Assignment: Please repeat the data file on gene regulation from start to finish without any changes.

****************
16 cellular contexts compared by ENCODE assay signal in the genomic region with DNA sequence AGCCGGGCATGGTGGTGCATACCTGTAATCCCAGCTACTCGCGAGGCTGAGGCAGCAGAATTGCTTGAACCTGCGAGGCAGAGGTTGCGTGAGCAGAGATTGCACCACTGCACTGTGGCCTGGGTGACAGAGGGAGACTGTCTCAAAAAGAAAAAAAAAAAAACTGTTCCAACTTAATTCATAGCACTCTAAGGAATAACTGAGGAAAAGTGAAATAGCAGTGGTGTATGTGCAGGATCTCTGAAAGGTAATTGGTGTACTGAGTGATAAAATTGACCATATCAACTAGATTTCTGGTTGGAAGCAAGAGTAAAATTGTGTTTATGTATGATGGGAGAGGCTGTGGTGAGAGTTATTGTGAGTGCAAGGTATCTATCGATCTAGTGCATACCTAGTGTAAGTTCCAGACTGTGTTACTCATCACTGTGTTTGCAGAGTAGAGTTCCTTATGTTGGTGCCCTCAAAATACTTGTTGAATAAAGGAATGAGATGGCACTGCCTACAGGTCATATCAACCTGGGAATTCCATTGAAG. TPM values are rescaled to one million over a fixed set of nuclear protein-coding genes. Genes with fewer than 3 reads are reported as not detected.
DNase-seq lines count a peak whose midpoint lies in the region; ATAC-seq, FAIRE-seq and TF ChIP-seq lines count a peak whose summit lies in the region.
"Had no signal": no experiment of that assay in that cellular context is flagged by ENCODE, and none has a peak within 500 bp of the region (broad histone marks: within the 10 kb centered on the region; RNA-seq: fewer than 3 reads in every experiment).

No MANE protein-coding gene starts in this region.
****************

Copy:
16 cellular contexts compared by ENCODE assay signal in the genomic region with DNA sequence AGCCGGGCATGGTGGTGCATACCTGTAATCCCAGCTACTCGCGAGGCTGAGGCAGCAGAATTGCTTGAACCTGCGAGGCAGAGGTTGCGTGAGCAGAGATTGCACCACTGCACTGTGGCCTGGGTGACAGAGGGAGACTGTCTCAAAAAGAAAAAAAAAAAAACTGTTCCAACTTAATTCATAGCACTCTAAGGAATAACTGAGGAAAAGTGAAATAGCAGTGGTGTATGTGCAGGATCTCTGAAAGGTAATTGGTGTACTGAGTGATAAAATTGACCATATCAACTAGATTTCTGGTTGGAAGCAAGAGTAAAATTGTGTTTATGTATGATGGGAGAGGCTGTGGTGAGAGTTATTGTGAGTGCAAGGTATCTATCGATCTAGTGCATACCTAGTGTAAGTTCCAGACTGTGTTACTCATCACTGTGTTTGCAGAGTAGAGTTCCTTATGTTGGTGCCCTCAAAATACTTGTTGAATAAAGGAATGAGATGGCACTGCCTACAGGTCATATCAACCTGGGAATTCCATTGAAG. TPM values are rescaled to one million over a fixed set of nuclear protein-coding genes. Genes with fewer than 3 reads are reported as not detected.
DNase-seq lines count a peak whose midpoint lies in the region; ATAC-seq, FAIRE-seq and TF ChIP-seq lines count a peak whose summit lies in the region.
"Had no signal": no experiment of that assay in that cellular context is flagged by ENCODE, and none has a peak within 500 bp of the region (broad histone marks: within the 10 kb centered on the region; RNA-seq: fewer than 3 reads in every experiment).

No MANE protein-coding gene starts in this region.